Skip to comments.Humans Took 1000 Years To Tame Wild Plants
Posted on 04/13/2004 4:39:44 PM PDT by blam
Humans took 1000 years to tame wild plants
ABC Science Online
Tuesday, 13 April 2004
The Dead Sea Plain dig in Jordan. The base of a curved stone wall can be seen in front of the researcher (Image: P Edwards)
Remnants of ancient barley, wheat, figs and pistachios nearly 10,000 years old are helping to solve the mystery about how and when nomadic hunter-gatherers became sedentary farmers.
A team led by Australian archaeologist Dr Phillip Edwards of Melbourne's La Trobe University said its findings in the Middle East suggested humans went through a 1000-year phase of cultivating wild plants before they began breeding plants in earnest.
Edwards told ABC Science Online the research had been accepted for publication in the French journal Paléorient.
The team has been investigating remnants at a site near the Dead Sea in Jordan that represents what archaeologists call the Pre-Pottery Neolithic A (PPNA) period, when humans began to establish settlements.
Scientists have dated the site to about 9600 to 9300 years old. Archaeologists refer to that as 9600 to 9300 years before present (BP), where 'present' is defined as 1950 AD.
Until relatively recently, the PPNA was also generally accepted as the time when humans began to domesticate plants.
But Edwards said the major flaw in this argument was that any archaeological evidence of plants from PPNA sites were not conclusive evidence of domesticated varieties.
"That left us with a puzzle," said Edwards. "Villages really intensified and grew in this period, and if it wasn't due to a new food base then everybody was left with the question of what caused it."
Archaeobotany to the rescue
The La Trobe team's archaeobotanist, PhD student John Meadows, studied ancient barley seeds from the Dead Sea site.
While they were larger than wild types, they were not as large as fully domesticated types found in the next archaeological period, the Pre-Pottery Neolithic B (PPNB).
This was one piece of evidence, argued Edwards, that suggested there was a period before domestication called "pre-domestication cultivation".
"What we think now is that they were cultivating plants that were still morphologically wild, which is why we call it pre-domestication cultivation," Edwards said.
"They were still hunters, still collected plants but what we now think is that they had added part-time cultivation of wheat, barley and some legumes."
Other features of the site support this interpretation, said Edwards.
"It was a kind of natural laboratory that crystallised the issue."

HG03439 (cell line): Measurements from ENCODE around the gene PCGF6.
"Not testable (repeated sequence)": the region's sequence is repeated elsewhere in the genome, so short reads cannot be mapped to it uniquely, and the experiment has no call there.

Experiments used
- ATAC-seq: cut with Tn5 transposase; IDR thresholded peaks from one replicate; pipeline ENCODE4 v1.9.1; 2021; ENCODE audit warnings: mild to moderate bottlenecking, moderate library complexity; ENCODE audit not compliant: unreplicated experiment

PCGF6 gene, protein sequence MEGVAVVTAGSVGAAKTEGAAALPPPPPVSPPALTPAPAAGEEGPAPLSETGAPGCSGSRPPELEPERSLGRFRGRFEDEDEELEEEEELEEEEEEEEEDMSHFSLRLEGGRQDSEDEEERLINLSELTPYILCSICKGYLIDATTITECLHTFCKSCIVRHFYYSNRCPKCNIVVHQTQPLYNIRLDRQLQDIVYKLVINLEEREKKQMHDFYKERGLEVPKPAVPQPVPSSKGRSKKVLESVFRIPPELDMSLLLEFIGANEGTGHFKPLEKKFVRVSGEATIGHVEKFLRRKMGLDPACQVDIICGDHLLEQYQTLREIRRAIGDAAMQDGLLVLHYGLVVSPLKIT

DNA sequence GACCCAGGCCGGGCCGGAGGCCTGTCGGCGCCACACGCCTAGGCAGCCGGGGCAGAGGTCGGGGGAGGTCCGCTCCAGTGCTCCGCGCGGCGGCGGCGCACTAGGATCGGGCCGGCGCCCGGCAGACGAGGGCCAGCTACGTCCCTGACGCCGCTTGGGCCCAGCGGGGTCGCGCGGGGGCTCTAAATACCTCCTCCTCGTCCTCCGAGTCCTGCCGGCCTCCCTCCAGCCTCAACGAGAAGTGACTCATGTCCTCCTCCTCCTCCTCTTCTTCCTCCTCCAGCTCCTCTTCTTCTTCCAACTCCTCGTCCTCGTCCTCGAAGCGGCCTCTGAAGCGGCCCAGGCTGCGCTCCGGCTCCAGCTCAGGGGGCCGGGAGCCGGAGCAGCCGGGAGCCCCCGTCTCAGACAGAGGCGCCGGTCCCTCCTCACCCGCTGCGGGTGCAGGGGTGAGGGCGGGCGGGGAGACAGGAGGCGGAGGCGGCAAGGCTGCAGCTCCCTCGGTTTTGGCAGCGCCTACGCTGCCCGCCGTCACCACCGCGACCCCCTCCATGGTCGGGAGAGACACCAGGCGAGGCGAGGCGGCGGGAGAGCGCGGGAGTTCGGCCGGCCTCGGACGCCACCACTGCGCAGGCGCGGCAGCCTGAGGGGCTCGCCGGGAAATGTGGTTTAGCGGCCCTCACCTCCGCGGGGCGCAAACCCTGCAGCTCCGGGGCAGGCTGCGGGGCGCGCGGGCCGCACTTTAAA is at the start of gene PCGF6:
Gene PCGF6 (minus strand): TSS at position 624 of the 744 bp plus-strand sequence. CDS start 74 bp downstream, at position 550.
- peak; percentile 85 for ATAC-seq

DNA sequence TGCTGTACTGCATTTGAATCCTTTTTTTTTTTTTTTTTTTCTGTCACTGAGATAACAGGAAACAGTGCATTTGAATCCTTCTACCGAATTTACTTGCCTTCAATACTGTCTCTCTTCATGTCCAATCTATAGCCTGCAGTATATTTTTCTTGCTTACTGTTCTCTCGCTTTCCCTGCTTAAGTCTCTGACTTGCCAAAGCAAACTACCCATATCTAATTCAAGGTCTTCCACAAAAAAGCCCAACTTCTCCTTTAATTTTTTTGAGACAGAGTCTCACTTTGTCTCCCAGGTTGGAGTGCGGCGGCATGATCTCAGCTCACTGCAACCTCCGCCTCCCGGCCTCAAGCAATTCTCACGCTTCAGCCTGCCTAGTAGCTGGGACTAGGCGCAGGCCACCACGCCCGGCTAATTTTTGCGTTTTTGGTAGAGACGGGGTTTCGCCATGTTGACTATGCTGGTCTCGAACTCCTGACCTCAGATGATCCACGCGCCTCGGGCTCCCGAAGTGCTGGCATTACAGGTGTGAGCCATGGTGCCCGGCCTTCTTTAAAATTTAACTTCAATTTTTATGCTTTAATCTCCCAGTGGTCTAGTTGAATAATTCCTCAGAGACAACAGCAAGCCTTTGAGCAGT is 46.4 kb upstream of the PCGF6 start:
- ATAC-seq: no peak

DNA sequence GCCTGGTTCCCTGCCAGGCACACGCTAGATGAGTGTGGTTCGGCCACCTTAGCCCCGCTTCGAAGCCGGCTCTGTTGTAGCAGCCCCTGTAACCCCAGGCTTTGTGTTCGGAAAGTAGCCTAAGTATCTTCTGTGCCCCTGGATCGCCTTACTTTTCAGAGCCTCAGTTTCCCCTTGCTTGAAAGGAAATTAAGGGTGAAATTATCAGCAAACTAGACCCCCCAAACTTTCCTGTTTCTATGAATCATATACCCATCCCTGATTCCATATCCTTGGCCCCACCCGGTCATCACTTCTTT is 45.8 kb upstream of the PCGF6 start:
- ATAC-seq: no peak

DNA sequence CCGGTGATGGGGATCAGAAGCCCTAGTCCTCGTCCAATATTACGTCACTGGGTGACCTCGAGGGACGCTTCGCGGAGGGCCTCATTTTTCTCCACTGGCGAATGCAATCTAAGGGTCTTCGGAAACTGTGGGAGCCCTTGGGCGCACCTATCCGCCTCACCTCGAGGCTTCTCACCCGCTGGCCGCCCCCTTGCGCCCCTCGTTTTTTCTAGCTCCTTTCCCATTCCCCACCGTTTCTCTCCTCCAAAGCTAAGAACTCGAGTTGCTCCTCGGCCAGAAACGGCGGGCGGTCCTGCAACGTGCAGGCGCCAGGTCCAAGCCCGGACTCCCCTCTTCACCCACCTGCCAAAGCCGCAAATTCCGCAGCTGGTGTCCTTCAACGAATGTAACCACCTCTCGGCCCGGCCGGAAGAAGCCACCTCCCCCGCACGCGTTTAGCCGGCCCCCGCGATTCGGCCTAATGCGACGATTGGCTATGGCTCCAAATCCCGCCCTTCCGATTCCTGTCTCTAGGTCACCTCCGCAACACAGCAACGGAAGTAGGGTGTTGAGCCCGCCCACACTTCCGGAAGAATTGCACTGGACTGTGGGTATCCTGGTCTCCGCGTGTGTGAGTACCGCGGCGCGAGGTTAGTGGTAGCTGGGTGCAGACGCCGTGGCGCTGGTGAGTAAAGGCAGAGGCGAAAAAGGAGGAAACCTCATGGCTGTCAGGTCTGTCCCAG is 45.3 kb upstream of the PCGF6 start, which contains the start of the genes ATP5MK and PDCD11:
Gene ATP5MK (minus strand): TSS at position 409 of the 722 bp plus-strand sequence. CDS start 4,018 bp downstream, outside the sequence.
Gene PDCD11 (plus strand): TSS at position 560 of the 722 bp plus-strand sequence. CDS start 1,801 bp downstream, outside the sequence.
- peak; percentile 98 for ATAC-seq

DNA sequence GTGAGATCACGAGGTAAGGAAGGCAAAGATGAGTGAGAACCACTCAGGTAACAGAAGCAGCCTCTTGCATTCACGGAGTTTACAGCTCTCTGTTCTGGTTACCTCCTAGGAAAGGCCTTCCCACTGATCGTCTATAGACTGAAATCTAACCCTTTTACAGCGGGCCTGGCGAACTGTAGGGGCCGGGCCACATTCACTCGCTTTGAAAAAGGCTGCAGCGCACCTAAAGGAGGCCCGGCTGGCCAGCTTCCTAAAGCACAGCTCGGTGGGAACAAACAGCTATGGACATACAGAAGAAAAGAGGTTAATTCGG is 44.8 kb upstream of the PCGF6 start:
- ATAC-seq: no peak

He said the fact that the site was very flat and had an ancient spring suggested the grains of barley and wheat found there were grown there. Mortar and pestles and other grinding equipment were also found there.
Edwards said other research from a PPNA site in Syria had found weeds associated with cultivation.
Together with this evidence of a sedentary life, other evidence suggested the people at the Dead Sea site were also part hunter-gatherers.
Numerous figs and pistachios remnants found there were unlikely to have grown there because the site would have been very dry and saline at the time, said Edwards. Instead, he said, they would have been gathered from the hills in season.
The La Trobe team's research has also added to archaeologists' understanding of when exactly the PPNA ended.
The period is generally regarded as starting at 10,300 BP and ending at 9600 BP. But Edward's team suggested an ending of about 9300 to 9200 BP.
Research from a site in Israel presented at a recent conference in France suggested the next period, the PPNB, began at 9400 to 9300 BP.
A few months ago we switched our dogs from standard bags of dry dog food to a diet formulated by a local breeder/kennel. From their recipe, we mix up a daily batch consisting of boiled ground chicken, shredded carrots, active yogurt, protein powder (mostly fish meal), powdered shark cartilage, sunflower oil, Grape Nuts(tm), hard boiled eggs, a couple scoops of high-quality kibble, and enough beef or chicken broth to make it suitably moist.
The dogs go nuts over it, it's cheaper than premium kibble, and just in the six weeks or so they've been on it, their coats are very noticeably more smooth, soft, and shiny.
The German Shepherds at the breeder, which have been fed this diet all their lives, are so sleek and shiny that they practically glow in the dark, and are very muscular and *huge*, like Arnold Schwarzeneggers of the dog world.
The oldest paper ever found was discovered in the Tarim Basin, with the Caucasian mummies in China. I don't remember how old it was/is but, it had the extinct Indo-European language 'Tocharian' written on it.
My dog gets a serving of boiled chicken each day, in addition to her dry food. She'll eat cat sh** (or horse sh** if she gets the chance).
Dogs will just be dogs.
The hungriest person ever had to be the first one to try raw oysters!
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